Dutch-based creole languages

From Wikipedia, the free encyclopedia

A Dutch creole is a creole language that has been substantially influenced by the Dutch language.

Most Dutch-based creoles originated in Dutch colonies in the Americas and Southeast Asia, after the 17th century expansion of Dutch maritime power. Almost all of them are now extinct.

List

Some important Dutch creoles are the following:

Creole Location Status
Berbice Guyana extinct
Skepi Guyana extinct
Negerhollands U.S. Virgin Islands extinct
Petjo Indonesia, immigrant community in the Netherlands extinct or critically in danger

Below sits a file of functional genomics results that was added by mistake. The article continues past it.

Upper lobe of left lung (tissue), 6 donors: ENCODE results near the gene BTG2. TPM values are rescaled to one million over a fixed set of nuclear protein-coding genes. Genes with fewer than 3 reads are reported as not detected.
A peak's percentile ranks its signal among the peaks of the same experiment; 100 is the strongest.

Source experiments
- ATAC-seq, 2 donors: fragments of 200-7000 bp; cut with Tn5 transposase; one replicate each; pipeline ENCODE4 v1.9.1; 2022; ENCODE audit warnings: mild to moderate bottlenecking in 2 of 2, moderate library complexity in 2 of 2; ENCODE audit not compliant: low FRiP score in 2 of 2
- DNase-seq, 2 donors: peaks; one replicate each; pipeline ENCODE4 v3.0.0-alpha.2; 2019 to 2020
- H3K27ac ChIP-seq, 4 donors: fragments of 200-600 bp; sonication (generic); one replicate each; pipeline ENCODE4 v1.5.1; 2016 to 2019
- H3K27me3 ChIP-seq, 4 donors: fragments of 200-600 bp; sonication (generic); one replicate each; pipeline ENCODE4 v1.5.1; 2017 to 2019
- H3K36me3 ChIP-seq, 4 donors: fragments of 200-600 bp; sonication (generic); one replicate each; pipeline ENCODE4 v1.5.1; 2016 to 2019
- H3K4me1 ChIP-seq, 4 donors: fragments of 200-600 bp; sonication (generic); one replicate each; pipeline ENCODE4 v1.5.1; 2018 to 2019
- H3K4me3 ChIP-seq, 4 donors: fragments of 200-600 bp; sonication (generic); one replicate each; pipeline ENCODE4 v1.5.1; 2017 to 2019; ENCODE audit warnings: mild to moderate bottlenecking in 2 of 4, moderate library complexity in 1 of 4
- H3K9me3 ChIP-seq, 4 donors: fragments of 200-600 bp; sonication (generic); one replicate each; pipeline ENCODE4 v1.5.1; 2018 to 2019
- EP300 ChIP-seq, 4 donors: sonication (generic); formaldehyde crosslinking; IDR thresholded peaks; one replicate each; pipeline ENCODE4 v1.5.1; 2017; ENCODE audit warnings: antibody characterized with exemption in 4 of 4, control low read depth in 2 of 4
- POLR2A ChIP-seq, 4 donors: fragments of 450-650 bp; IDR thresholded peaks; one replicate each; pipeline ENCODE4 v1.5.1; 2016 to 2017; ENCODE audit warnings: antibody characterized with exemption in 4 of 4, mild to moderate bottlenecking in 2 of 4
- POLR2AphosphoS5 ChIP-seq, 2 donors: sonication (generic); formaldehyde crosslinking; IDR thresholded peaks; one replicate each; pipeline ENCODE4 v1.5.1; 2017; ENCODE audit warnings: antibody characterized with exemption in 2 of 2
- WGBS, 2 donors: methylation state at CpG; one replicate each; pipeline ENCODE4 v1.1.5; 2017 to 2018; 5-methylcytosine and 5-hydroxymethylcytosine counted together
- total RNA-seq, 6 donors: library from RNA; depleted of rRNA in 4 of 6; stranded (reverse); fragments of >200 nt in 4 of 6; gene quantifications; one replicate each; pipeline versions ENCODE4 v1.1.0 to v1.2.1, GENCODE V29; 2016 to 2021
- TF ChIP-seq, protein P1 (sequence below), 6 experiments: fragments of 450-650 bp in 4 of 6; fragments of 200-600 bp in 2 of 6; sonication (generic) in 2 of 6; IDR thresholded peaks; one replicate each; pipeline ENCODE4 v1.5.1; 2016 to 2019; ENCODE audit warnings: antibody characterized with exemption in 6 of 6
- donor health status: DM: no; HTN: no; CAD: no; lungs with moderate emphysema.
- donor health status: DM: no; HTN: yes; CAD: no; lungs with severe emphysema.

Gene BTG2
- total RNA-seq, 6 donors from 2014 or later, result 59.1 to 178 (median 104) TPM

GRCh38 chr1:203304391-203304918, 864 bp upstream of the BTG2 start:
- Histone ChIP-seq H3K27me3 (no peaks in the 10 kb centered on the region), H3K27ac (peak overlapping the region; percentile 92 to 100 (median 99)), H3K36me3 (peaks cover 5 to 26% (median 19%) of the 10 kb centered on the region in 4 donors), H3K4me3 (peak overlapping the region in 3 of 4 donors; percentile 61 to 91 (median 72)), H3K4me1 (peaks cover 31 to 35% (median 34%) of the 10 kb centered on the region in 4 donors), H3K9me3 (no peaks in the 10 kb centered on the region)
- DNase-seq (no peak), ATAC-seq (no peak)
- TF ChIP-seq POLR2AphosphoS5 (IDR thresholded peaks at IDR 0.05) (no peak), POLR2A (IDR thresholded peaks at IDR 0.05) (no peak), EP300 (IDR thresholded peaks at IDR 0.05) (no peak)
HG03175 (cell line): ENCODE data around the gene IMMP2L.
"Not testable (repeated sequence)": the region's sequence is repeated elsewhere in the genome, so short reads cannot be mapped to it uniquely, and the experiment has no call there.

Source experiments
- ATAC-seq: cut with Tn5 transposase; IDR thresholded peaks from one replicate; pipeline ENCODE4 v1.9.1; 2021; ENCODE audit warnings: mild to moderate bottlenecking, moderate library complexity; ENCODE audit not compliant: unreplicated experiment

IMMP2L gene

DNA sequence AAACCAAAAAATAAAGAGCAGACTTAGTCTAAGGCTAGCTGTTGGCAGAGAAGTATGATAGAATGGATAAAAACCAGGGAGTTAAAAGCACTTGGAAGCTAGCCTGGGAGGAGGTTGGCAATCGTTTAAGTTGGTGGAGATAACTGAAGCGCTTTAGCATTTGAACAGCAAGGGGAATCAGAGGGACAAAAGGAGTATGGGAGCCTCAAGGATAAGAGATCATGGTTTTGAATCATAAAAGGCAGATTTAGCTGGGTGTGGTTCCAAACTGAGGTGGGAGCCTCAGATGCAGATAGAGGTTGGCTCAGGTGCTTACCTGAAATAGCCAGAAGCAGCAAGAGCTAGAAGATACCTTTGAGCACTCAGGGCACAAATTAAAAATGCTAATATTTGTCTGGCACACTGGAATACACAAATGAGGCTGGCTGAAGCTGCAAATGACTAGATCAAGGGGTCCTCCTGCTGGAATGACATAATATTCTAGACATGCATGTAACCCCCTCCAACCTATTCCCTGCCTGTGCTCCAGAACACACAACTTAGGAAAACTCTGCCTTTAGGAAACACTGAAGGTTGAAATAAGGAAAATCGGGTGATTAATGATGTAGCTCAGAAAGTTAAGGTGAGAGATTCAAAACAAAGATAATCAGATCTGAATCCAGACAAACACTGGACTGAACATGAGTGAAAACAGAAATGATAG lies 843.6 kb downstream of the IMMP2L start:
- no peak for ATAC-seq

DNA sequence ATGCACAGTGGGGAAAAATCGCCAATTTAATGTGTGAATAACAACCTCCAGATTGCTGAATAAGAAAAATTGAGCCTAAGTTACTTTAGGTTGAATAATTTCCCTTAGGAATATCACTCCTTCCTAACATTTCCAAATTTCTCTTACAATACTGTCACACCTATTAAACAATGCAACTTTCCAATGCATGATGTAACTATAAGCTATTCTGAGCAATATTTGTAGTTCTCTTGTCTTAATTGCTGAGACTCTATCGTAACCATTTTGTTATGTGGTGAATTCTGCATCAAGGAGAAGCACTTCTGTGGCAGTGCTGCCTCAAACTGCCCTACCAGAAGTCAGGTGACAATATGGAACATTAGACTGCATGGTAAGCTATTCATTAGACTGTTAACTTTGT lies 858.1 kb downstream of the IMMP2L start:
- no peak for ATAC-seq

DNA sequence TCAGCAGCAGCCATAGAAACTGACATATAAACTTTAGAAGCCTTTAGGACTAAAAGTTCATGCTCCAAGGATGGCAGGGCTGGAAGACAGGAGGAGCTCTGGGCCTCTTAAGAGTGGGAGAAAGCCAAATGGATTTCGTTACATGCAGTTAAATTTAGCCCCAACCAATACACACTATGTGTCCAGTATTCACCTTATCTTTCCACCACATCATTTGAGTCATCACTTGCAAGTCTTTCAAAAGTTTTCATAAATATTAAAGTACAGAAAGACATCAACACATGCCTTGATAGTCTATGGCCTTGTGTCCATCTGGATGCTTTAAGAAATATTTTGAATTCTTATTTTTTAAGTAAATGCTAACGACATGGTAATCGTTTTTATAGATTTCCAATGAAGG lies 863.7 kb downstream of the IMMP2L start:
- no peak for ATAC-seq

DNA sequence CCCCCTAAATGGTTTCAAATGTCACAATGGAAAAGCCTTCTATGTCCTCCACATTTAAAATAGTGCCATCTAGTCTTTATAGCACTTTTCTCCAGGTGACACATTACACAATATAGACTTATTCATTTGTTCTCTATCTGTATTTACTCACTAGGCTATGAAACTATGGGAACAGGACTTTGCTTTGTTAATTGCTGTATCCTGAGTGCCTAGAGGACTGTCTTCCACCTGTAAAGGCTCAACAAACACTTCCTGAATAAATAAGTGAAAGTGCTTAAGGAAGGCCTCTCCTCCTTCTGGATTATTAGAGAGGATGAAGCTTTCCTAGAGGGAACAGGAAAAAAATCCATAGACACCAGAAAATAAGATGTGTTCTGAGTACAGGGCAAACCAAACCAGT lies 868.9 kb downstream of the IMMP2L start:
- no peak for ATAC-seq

Javindo Indonesia extinct
Ceylon Portuguese–Dutch Sri Lanka (formerly Ceylon) extinct or critically in danger
Mohawk Dutch United States extinct
Jersey Dutch ("Negro Dutch") United States extinct

Dutch has also made a significant contribution to other creoles:

based mostly on Portuguese, spoken in Aruba, Bonaire and Curaçao.
based mostly on English, Portuguese and African languages, spoken in Suriname
based mostly on English, spoken in Suriname

Despite its name, Pennsylvania Dutch is not descended from Dutch, but is a variety of West Central German.

See also

References

Retrieved from "https://en.wikipedia.org/w/index.php?title=Dutch-based_creole_languages&oldid=805012453"
This content was retrieved from Wikipedia : http://en.wikipedia.org/wiki/Dutch-based_creole_languages
This page is based on the copyrighted Wikipedia article "Dutch-based creole languages"; it is used under the Creative Commons Attribution-ShareAlike 3.0 Unported License (CC-BY-SA). You may redistribute it, verbatim or modified, providing that you comply with the terms of the CC-BY-SA